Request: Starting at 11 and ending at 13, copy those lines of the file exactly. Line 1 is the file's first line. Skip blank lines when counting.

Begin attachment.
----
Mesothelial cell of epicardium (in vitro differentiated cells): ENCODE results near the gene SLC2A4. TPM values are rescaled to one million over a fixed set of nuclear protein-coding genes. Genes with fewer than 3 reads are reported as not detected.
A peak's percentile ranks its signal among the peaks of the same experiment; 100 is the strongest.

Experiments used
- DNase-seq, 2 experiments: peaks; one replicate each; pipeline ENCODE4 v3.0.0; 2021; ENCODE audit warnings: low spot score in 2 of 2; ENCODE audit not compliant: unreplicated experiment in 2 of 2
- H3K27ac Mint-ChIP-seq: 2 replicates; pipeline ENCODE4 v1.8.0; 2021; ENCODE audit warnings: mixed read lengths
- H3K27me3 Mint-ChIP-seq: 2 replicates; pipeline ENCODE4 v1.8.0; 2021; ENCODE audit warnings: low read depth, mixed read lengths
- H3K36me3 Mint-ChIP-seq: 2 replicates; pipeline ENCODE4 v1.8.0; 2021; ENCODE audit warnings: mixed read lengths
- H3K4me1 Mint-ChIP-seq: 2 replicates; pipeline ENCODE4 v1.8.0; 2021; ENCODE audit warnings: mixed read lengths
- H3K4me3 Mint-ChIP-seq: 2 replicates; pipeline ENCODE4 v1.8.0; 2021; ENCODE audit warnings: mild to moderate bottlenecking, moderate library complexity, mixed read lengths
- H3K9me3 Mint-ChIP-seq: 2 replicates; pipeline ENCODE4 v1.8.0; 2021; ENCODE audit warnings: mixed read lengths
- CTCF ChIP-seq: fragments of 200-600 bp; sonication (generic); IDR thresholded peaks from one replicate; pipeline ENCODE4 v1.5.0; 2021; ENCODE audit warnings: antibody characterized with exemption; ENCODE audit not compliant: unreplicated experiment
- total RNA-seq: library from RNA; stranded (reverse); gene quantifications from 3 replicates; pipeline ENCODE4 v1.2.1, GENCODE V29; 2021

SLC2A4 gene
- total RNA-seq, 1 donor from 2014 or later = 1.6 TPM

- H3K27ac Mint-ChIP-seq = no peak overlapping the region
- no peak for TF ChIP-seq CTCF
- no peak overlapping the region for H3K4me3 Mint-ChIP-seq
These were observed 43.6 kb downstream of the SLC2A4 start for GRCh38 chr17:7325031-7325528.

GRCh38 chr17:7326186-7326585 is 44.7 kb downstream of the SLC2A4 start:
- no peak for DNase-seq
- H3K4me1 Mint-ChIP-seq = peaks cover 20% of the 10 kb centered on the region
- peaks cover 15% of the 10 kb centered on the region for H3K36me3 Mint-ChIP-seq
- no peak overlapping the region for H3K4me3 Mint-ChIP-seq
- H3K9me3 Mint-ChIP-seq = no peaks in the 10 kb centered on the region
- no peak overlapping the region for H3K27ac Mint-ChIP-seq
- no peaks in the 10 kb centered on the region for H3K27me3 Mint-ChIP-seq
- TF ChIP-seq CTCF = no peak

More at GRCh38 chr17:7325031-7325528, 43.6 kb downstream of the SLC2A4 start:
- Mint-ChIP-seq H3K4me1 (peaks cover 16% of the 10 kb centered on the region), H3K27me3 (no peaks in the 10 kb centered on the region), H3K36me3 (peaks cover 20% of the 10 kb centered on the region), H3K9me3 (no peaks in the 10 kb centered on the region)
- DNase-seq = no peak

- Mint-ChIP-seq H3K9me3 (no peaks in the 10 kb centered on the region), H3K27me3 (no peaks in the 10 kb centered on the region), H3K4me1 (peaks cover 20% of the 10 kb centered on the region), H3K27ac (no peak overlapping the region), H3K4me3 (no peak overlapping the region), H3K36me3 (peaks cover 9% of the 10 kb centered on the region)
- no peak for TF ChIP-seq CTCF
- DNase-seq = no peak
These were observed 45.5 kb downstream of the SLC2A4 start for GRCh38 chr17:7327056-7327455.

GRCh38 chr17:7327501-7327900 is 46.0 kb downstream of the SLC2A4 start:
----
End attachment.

- CTCF ChIP-seq: fragments of 200-600 bp; sonication (generic); IDR thresholded peaks from one replicate; pipeline ENCODE4 v1.5.0; 2021; ENCODE audit warnings: antibody characterized with exemption; ENCODE audit not compliant: unreplicated experiment
- total RNA-seq: library from RNA; stranded (reverse); gene quantifications from 3 replicates; pipeline ENCODE4 v1.2.1, GENCODE V29; 2021

SLC2A4 gene